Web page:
In 1911, Mackintosh was in the last phase of creativity as an architect and designer in Glasgow before he and his wife Margaret Macdonald Mackintosh moved to Walberswick in Suffolk three years later. During that year he was commissioned by Miss Cranston to provide designs for the temporary White Cockade tearoom at the Glasgow Exhibition. He also produced redesigns of furniture and interior decorations for The Chinese Room and designed a new room, The Cloister Room, both for Miss Cranston's Ingram Street Tearooms.
At the same time, he worked on a series of furniture designs for his friend, the decorator William Douglas, who worked from premises in West George Street and was employed on various projects by Mackintosh including Hous'hill, Miss Cranston's home, in 1904. Amongst the furniture designed for Douglas was Lot 362, a previously unrecorded gate-leg table in oak with distinctive and characteristic chequer decoration which extends around the piece. In keeping with other furniture in this group the table’s design has its origins in earlier furniture styles. It is unusual to see the painted design applied directly to the furniture although the design is a frequently used motif. Mackintosh did use this stencilled technique in a later scheme for W.J. Bassett-Lowke at 78 Derngate, Northampton from 1916-19.
Following the success of his designs for Miss Cranston’s Ingram Street Tearooms, by 1914 Mackintosh and his wife had moved to Walberswick in Suffolk. They remained in close contact with Francis Newberry and his family, who spent their summer holidays in cottages nearby.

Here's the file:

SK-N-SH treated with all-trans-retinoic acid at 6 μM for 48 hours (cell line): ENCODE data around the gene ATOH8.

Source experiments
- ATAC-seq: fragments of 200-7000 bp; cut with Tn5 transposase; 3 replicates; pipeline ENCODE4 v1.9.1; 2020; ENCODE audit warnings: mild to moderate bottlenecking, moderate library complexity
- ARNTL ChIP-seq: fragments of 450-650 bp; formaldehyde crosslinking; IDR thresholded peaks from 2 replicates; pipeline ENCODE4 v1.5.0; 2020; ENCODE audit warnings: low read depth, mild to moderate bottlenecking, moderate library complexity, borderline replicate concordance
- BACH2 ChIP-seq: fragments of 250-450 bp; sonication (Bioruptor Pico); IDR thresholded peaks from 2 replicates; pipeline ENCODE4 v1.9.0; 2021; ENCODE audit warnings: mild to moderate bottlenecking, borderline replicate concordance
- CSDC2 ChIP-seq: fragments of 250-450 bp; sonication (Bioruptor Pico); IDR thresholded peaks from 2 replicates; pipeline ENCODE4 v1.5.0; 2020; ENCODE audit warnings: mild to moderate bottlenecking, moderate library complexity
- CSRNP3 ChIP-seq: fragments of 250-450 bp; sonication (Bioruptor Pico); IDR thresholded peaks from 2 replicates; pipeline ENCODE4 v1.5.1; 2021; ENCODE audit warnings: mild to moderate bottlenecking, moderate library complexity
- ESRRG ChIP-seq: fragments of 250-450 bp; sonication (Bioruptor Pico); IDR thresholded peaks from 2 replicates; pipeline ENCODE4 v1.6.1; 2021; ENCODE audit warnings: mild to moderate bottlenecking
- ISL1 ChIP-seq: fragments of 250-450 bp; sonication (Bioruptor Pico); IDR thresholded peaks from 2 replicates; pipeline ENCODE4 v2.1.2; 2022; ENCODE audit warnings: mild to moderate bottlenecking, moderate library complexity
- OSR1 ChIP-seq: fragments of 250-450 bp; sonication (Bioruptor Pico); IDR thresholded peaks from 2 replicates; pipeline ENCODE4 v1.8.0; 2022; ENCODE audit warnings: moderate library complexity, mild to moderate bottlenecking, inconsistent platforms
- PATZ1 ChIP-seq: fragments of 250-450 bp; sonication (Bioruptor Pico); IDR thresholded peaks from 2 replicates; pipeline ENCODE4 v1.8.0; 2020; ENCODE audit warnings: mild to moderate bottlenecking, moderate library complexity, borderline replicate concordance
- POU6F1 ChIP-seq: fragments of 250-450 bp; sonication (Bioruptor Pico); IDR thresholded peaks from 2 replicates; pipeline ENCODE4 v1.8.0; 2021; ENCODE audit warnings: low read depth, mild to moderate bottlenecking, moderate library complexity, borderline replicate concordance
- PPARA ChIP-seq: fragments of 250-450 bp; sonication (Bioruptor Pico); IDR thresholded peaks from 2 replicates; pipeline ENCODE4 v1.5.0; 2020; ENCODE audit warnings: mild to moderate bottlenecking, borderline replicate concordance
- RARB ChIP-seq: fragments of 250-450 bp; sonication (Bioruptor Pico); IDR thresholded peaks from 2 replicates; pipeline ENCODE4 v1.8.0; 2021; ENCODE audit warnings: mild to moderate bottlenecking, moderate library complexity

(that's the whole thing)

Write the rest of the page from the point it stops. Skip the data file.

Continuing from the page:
Mackintosh’s main client during this period was W. J. Bassett Lowke, of 78 Derngate, Northampton. Basett Lowke had fostered early connections with those involved in the Deutscher Werkbund movement, which played a central role in the development of modern architecture and industrial design. Having not heard of Mackintosh prior to 1914, Bassett Lowke hired him for a project following the recommendation of a close friend. After leaving Glasgow, Mackintosh was keen to explore the inspirations he found during his visit to Vienna in 1900, and this married well with Bassett Lowke’s open-minded approach to the design and manufacturing process.
In Lot 368, Mackintosh places a clear emphasis on angular lines, minimal decoration and a far more solid sense of form; a departure from the curvilinear and stylised decorative motifs which dominated much of his earlier work. Typically, Mackintosh would have personally advised the furniture maker, amending his designs as the piece was in the midst of construction. However, under Basset-Lowke, Mackintosh had to rely on his drawings to communicate his wishes to the company’s craftsmen, many of whom were German immigrants working on the Isle of Man. Designs focussed on broad planes of timber, polished and waxed rather than stained, enhanced by details of abalone inlay. The result is an array of visually striking furniture with an elegant decorative effect that defines his work in Northampton.
We were delighted to include these wonderful examples of furniture design by Charles Rennie Mackintosh in our November 2020 auction of Decorative Arts: Design since 1860 which took place live online over two days.